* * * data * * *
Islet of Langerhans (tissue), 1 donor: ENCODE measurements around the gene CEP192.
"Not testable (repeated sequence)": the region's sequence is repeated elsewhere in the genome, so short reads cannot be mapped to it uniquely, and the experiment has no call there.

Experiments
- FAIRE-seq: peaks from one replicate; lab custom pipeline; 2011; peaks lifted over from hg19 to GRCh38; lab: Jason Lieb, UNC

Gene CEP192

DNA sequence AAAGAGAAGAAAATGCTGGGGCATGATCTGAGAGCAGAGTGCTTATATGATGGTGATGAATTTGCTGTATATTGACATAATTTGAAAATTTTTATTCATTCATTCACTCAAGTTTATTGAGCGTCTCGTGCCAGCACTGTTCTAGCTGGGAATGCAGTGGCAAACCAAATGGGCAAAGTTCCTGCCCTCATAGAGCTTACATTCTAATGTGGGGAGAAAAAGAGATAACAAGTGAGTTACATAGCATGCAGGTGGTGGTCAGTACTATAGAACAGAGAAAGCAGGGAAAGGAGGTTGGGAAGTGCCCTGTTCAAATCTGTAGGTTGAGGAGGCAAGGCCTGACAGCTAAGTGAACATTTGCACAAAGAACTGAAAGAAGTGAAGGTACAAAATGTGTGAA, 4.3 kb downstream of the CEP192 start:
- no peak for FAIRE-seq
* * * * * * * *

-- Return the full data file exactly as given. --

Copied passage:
Islet of Langerhans (tissue), 1 donor: ENCODE measurements around the gene CEP192.
"Not testable (repeated sequence)": the region's sequence is repeated elsewhere in the genome, so short reads cannot be mapped to it uniquely, and the experiment has no call there.

Experiments
- FAIRE-seq: peaks from one replicate; lab custom pipeline; 2011; peaks lifted over from hg19 to GRCh38; lab: Jason Lieb, UNC

Gene CEP192

DNA sequence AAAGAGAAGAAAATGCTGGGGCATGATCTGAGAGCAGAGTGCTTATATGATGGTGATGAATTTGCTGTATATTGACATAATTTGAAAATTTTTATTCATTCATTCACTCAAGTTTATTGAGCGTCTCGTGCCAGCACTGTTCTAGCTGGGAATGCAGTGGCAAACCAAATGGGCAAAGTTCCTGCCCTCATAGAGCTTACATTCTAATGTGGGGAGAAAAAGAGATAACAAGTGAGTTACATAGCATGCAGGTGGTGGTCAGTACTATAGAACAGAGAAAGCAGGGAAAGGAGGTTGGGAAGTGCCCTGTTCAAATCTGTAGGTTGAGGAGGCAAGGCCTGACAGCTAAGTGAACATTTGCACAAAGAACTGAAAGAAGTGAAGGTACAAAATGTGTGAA, 4.3 kb downstream of the CEP192 start:
- no peak for FAIRE-seq